Wayne Demeester: Mamma’s Hands, A Nonprofit With a Goal

Operating from a base in Bellevue, Washington, the mission of the charity organization Mamma’s Hands is not only to feed and house people who are homeless, but also to help them regain hope and dignity. Mamma’s Hands began in 1990 as the result of an encounter between businessman Denny Hancock and two street people, a father and son. Spurred to action, Hancock began distributing clothing, blankets, and food to an expanding group.

Hancock found other, unique ways to serve, starting the Phone Home program, in which volunteers carrying cell phones encourage the homeless to call their families and possibly reunite with them. This effort has helped hundreds of people renew family ties.

Mamma’s Hands also operates the House of Hope in western Washington. The facility provides a secure shelter for women and children, where they can learn principles of independent living. The House of Hope uses a tough love approach to improve life skills and provide educational opportunities.

About Wayne Demeester: A supporter of Mamma’s Hands, Wayne Demeester is a registered investment adviser, working in Seattle; St. George, Utah; and Tempe, Arizona.

An Overview of the Ronald McDonald House Charities, by Wayne Demeester

With the help of chapters in 57 countries, the Ronald McDonald House Charities (RMHC) enables children with serious diseases to recover alongside their families. RMHC provides a place for families to stay while a child is in the hospital. This service applies to children up to 18 or 21 years of age.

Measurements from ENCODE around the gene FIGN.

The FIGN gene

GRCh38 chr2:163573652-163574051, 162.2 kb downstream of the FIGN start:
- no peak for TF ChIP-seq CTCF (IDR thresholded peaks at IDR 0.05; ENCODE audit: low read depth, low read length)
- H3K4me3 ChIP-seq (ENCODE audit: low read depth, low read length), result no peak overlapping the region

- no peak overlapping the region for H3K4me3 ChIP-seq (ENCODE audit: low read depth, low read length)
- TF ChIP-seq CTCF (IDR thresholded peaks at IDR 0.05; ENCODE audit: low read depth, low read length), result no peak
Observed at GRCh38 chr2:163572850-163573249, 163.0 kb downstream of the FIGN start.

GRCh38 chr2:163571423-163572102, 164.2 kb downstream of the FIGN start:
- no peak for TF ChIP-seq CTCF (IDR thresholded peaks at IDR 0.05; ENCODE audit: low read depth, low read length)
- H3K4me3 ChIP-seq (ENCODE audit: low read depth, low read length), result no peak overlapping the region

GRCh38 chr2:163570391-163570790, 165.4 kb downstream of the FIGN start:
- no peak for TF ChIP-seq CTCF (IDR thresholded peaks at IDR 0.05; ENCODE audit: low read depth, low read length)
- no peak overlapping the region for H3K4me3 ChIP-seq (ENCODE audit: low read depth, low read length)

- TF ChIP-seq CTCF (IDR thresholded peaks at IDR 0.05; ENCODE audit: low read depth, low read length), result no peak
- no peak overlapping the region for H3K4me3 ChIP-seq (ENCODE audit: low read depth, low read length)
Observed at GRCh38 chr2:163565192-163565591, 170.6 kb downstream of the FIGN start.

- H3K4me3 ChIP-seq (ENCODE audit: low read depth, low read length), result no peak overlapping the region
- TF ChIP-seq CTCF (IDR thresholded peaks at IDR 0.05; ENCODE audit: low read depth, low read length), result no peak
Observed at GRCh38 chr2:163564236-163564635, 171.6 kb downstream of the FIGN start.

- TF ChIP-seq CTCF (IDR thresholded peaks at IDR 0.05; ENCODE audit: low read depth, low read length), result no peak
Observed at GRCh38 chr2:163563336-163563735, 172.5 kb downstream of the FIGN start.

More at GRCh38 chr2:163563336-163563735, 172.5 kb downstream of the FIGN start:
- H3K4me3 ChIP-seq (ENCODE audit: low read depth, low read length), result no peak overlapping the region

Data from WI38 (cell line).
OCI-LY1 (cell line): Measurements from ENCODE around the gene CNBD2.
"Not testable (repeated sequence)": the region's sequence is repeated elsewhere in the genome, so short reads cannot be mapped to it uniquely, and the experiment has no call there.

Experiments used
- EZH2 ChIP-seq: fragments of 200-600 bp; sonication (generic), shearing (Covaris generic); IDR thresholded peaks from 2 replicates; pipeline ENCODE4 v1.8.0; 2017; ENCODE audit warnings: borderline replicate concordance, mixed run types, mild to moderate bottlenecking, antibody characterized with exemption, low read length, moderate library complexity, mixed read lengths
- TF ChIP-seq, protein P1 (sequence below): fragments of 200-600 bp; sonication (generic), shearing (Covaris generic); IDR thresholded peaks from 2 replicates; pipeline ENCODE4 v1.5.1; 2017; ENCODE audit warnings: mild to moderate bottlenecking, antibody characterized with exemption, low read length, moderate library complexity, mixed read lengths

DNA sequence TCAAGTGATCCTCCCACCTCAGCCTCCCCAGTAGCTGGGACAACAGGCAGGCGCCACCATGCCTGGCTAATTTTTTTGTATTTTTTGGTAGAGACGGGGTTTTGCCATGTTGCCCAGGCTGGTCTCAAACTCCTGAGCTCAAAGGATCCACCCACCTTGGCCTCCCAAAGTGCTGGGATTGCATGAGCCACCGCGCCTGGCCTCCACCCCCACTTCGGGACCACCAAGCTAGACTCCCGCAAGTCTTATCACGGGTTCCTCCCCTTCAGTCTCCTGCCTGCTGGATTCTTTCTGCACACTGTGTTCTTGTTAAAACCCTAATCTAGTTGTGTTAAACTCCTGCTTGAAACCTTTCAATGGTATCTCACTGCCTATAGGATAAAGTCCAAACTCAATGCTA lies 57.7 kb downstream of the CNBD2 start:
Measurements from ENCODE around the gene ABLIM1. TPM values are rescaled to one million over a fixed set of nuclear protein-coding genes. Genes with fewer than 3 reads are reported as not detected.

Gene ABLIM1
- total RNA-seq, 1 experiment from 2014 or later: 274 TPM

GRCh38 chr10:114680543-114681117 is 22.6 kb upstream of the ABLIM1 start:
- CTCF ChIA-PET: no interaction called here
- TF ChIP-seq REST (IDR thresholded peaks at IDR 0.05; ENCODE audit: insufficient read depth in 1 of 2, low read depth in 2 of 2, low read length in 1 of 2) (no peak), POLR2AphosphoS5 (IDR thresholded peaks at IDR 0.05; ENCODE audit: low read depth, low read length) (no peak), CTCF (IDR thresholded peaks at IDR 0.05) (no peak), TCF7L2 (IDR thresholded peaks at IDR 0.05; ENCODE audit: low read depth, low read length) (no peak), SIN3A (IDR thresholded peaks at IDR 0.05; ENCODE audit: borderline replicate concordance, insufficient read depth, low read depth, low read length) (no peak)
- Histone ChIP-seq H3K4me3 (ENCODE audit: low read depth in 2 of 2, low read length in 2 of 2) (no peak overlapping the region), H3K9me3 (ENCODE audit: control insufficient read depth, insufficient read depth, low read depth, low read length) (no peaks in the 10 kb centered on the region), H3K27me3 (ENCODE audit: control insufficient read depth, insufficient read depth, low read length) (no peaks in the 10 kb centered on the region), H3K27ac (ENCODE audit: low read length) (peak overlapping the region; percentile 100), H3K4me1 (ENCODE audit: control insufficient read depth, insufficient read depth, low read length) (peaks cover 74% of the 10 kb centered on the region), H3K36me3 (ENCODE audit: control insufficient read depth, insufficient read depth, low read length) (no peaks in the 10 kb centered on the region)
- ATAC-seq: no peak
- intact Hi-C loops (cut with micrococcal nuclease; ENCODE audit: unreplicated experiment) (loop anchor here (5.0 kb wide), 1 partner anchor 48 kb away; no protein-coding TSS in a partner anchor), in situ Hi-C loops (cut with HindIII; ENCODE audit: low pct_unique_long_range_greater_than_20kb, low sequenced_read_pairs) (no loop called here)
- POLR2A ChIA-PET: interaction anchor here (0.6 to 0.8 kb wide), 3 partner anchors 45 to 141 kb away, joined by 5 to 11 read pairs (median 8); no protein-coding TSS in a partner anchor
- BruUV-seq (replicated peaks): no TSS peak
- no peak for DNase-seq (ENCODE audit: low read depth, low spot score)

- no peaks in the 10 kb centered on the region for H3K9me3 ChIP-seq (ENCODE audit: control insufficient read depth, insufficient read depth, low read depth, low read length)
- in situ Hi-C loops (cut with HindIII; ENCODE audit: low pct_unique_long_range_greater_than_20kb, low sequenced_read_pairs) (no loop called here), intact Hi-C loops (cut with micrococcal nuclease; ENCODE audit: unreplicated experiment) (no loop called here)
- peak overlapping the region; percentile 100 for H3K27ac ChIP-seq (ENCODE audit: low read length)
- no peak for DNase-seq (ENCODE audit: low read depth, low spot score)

The history of RMHC began in Philadelphia, where the first house opened in 1974, initiated by Dr. Audrey Evans, several members of the Philadelphia Eagles organization, and McDonald’s regional manager Ed Rensi. The first house was sponsored partially with the proceeds of McDonald’s Shamrock Shakes. Since then, donations from McDonald’s, other corporations, and individuals have made possible an expansion to 309 Houses around the world.

Over its nearly 40 years of operation, RMHC has established two other programs to carry out its mission. The Ronald McDonald Family Rooms, located in hospitals, provide such services as shower and laundry facilities, Internet access, and a quiet room. The Ronald McDonald Care Mobiles travel to underserved areas and offer education, diagnosis, and treatment to meet pediatric medical needs.

About Wayne Demeester: A former board member of Ronald McDonald’s Children’s Charities, investment adviser Wayne Demeester assisted RRS & Company of Tempe, Arizona, in raising $100 million for its Private Equity Pathfinder Fund.

How to Get Involved with Mamma’s Hands by Wayne Demeester

Mamma’s Hands is a Seattle-based charity organization that provides services to the homeless community in the city. The organization delivers clothes, food, and other supplies; provides shelter to women and children at House of Hope; and allows those in need to reach out to family members through the Phone Home Program. If you’re interested in getting involved, there are two primary ways you can help:

1. Volunteer: The organization is always looking for new volunteers. Volunteers can be of great assistance with the Phone Home Program, where they will ride the Mamma’s Hand bus to find groups of homeless people and allow them usage of phones to call home. Volunteers can also lend time at the House of Hope by gardening, painting, building, babysitting, and more. Additionally, volunteers can organize and coordinate clothing and food drives, volunteer as job search counselors, and provide assistance with special events.